Samsung Electronics (OTC:SSNLF) recently agreed to buy Harman International Industries (NYSE:HAR) for about $8 billion to expand its presence in connected and automotive electronics. Harman, a market leader in connected car solutions, supplies over 30 million vehicles with infotainment, telematics, safety, and security solutions.
About 65% of Harman's $7 billion in revenues last year came from the automotive market, and its backlog orders hit $24 billion at the end of June. Samsung CEO Oh-Hyun Kwon claimed that the acquisition "perfectly complements Samsung in terms of technologies, products and solutions, and joining forces is a natural extension of the automotive strategy we have been pursuing for some time."
Merging Harman's automotive businesses with Samsung's mobile and smart appliances businesses would make the tech giant a force to be reckoned with in the Internet of Things (IoT) market -- and that could spell trouble for companies like Apple (NASDAQ:AAPL) and Alphabet's (NASDAQ:GOOG) (NASDAQ:GOOGL) Google.
Why Samsung needed Harman
Samsung is the world's biggest manufacturer of smartphones and consumer electronics. The company's biggest weakness is its dependence on mobile devices, which accounted for 46% of its top line last quarter. That business has been shrinking due to commoditization and its costly Note 7 blunder.
To diversify away from that market, Samsung launched new wearable devices and smart appliances to expand its software ecosystem, and acquired smart home company SmartThings two years ago. To reduce its dependence on Google Android, Samsung launched its own OS, Tizen, for wearables and select smartphones.
With those products in place, Samsung carved out a decent moat against rival ecosystems like Apple's HomeKit and Google's Home/Nest. But one area where it lagged behind was the auto market. Apple's CarPlay and Google's Android Auto took over dashboards with their mirroring features, but Samsung users were stuck with MirrorLink, a clumsier protocol which is also used by Sony and HTC devices.
But by acquiring Harman, Samsung instantly becomes a Tier 1 auto supplier, and it will generate cost-cutting synergies by vertically integrating its processor and display businesses. Furthermore, Harman's future products will be built with Samsung's ecosystem integration in mind -- which should work more smoothly than products that are merely "compatible" with Apple and Google's mobile and IoT devices.
How Samsung counters Apple and Google
Simply put, a person who owns a Samsung phone, Samsung/SmartThings smart appliances, and a Harman-equipped car could easily have their personal data synchronized across all three "hubs." This is the kind of "ubiquitous computing" Google has talked about for years, and the kind of game-changing expansion Apple needs to diversify away from its core hardware devices.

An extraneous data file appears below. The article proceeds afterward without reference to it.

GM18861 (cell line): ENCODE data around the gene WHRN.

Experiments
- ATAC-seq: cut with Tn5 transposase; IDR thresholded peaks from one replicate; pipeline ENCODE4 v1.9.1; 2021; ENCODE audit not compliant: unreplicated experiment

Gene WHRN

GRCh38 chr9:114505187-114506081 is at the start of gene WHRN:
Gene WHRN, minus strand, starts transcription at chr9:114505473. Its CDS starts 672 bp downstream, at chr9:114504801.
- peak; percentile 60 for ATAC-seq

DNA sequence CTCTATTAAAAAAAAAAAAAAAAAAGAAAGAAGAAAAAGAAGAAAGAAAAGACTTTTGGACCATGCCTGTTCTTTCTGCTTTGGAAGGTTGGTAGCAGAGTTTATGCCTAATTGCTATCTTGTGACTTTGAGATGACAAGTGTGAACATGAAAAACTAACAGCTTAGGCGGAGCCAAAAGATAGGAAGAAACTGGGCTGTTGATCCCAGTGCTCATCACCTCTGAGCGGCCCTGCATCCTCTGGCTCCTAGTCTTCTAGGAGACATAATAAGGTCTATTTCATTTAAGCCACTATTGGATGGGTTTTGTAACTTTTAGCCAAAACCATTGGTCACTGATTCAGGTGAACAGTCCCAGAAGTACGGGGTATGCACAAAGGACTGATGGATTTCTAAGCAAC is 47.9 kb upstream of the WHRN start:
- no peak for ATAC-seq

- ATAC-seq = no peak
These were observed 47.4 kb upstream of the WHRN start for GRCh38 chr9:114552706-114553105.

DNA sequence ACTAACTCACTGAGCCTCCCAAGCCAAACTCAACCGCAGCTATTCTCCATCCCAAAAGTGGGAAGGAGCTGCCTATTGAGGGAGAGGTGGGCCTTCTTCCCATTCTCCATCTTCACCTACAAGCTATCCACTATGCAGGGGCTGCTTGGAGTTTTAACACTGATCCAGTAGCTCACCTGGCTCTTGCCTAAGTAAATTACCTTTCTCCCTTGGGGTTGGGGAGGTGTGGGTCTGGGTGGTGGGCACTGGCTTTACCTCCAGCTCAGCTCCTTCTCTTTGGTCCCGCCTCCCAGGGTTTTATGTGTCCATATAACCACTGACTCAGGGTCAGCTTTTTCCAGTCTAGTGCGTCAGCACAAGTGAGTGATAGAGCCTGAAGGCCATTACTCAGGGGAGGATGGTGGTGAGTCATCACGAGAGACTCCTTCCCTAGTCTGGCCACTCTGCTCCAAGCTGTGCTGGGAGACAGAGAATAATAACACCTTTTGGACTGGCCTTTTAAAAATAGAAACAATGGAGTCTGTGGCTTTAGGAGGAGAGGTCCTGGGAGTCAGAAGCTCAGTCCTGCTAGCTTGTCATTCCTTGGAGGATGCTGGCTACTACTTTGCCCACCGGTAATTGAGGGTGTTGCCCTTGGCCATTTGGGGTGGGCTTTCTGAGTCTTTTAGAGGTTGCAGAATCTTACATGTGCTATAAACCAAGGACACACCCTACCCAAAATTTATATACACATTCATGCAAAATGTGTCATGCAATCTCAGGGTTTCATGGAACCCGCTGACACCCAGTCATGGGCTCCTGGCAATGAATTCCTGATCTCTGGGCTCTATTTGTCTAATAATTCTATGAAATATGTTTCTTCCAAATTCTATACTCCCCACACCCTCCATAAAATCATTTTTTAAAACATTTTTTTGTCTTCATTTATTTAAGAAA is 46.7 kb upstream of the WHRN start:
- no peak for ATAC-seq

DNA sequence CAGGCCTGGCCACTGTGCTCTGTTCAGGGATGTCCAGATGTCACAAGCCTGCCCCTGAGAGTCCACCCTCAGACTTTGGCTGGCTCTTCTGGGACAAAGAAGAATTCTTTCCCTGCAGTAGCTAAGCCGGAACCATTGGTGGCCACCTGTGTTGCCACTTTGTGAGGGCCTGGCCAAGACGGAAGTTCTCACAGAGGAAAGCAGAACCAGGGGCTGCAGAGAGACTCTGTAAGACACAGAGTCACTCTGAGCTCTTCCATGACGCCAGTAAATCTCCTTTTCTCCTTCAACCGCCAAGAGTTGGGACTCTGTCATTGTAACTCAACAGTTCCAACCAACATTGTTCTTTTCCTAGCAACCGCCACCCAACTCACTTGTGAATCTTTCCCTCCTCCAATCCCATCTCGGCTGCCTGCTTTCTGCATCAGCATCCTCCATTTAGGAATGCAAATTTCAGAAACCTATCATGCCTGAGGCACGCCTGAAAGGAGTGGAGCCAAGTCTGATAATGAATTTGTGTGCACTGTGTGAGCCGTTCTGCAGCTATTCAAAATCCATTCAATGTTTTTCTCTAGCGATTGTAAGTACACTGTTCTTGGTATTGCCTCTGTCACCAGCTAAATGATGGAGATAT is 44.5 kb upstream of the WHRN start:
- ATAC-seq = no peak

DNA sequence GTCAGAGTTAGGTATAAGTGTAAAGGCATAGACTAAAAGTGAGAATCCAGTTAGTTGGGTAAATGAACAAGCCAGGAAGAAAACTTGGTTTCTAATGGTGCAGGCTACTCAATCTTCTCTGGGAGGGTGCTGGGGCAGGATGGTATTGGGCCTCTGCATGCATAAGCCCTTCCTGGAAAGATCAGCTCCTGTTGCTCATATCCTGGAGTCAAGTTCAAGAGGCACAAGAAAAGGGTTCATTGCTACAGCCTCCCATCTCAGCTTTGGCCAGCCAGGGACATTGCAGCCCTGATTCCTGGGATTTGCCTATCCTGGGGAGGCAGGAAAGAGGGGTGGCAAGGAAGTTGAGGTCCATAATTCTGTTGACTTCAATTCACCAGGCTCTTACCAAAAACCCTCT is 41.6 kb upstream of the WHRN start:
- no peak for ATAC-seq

Neither Google nor Apple can compete against Samsung's dominant position in first-party consumer electronics like smart TVs, refrigerators, and washing machines. Both companies need third-party appliance makers to make their devices compatible with Home or HomeKit for them to sync to their mobile apps. That strategy is a fairly safe one, since Google and Apple merely leverage their leading positions in mobile devices to expand their IoT ecosystems without shouldering the costs of manufacturing new hardware.
However, that strategy also relies on those partners making reliable appliances which work correctly with their smart home ecosystems. The same issues could affect cars which don't sync correctly with iOS and Android devices.
Why Google and Apple shouldn't worry... yet
Samsung's game plan sounds ambitious, but it could be bogged down by technical issues. Samsung's SmartThings platform was plagued with glitches earlier this year, and researchers claimed that the platform was poorly protected from malicious hacks. The recent Mirai botnet attack, which used hijacked IoT devices like routers and IP cameras to knock major websites offline, could also discourage consumers to connect everything to the internet.
Samsung's previous attempts to carve out its own non-Google ecosystem -- like Tizen, S Health, Milk Music, and the Galaxy Apps Store -- also haven't been very effective. Instead, each attempt merely revealed that the majority of Samsung owners preferred using Google's services.
Samsung might now have the leverage in mobile hardware, consumer electronics, and connected cars to start building a cohesive IoT ecosystem, but Google and Apple's clout in mobile operating systems will likely counter that push by simply convincing hardware makers to tether their products to their Android and iOS-based apps. Therefore, Samsung's purchase of Harman was a smart move which will give it a growing automotive parts business, but it probably won't enable it to topple Google, Apple, and others in the growing smart home/car market just yet.